# For a free group G with finite presentation, show there exists a pointed space whose fundamental group is G

Suppose $G=\langle g_1,...,g_n|r_1,...r_m\rangle$. Show there is a pointed space $(X_G,x_0)$ with $\pi_1(X_G,x_0)=G$.

Hint: Use Van Kampen's theorem.

My attempt: First note that $G$ is the amalgamation of $G_i:=\langle g_i|r_1,...,r_m\rangle$, ie: $G= G_1\ast...\ast G_n$. Then since $G_i\cap G_j={e}$, the identity, for $i\neq j$, the pairwise intersections are trivially path connected. If we let the base point be $e$, then all I need to do to show is a that the space can be somehow represented by a union of the $G_i$, but don't know how.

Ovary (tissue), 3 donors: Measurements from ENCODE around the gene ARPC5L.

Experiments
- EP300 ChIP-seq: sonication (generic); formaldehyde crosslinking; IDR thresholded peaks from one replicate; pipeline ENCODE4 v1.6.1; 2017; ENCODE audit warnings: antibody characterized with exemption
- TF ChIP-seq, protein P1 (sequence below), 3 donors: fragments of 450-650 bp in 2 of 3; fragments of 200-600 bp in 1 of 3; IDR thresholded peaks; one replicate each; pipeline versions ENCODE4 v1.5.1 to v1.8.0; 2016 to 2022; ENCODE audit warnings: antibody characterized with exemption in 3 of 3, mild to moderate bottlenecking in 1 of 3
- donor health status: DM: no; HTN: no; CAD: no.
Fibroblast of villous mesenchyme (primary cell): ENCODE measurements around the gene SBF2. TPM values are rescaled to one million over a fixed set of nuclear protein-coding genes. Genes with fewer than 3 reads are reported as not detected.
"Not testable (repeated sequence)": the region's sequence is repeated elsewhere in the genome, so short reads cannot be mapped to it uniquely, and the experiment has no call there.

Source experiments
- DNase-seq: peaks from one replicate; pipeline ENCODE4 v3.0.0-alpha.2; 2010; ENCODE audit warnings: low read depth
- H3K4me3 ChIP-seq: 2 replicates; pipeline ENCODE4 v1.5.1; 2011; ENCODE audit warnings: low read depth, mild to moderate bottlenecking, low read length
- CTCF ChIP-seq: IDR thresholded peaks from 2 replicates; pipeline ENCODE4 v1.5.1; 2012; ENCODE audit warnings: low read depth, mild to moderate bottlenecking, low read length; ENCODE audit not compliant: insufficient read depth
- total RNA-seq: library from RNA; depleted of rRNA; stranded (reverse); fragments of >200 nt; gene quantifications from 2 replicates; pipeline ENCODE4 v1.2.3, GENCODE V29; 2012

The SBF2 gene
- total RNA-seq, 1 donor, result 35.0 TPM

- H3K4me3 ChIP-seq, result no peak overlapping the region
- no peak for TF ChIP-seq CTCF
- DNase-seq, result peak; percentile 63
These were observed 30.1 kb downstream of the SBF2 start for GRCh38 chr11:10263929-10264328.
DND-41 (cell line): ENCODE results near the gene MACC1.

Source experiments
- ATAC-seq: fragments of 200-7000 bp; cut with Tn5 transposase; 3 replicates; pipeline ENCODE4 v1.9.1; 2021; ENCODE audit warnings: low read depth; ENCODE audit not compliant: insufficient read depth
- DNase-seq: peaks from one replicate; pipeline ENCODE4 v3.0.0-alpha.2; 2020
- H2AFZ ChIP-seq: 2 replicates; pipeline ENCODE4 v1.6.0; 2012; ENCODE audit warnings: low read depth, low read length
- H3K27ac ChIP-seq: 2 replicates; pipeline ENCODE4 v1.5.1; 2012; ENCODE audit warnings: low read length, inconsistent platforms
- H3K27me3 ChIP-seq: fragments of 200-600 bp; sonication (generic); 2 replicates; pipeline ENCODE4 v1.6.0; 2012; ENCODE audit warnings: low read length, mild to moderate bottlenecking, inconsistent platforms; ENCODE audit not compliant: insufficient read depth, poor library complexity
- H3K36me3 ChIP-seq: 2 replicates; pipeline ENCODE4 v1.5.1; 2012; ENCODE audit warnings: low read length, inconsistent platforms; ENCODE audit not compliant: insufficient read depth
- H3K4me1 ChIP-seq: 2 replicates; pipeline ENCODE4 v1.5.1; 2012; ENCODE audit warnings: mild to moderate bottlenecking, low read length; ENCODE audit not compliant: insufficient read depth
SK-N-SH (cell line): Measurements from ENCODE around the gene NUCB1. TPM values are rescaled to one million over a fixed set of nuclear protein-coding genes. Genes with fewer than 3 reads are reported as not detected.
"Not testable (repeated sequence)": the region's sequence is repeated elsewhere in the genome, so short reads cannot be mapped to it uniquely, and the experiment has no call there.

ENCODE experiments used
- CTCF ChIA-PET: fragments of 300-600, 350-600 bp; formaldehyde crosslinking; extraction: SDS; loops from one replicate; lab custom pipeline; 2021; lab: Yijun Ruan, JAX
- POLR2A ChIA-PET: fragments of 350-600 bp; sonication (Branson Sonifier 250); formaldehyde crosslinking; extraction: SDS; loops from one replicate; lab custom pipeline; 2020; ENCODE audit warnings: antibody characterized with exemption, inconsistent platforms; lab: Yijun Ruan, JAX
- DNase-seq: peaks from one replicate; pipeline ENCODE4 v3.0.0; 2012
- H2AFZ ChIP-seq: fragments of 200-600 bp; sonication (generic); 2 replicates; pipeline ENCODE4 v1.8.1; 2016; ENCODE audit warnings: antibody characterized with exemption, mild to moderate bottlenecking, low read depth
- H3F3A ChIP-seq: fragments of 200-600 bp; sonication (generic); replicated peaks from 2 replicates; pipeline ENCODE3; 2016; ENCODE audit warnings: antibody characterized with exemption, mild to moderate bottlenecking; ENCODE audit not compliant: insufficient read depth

• Take a peek at "bouquet" or wedge sum of circles, perhaps also under van Kampen. – DonAntonio Feb 20 '17 at 17:32
• What does $G_i$ mean if, say, $G =\langle x,y| x^2y^2, x^{-1}y x\rangle$? More specifically, if the relations $r_i$ all involve all the generators what is $G_i$? – Jason DeVito Feb 20 '17 at 17:46
• Would it then make more sense to define the $G_i=\langle g_i\rangle$ and then $G=G_1\ast...\ast G_n /\{r_1,...,r_n\}$? – George Feb 20 '17 at 22:39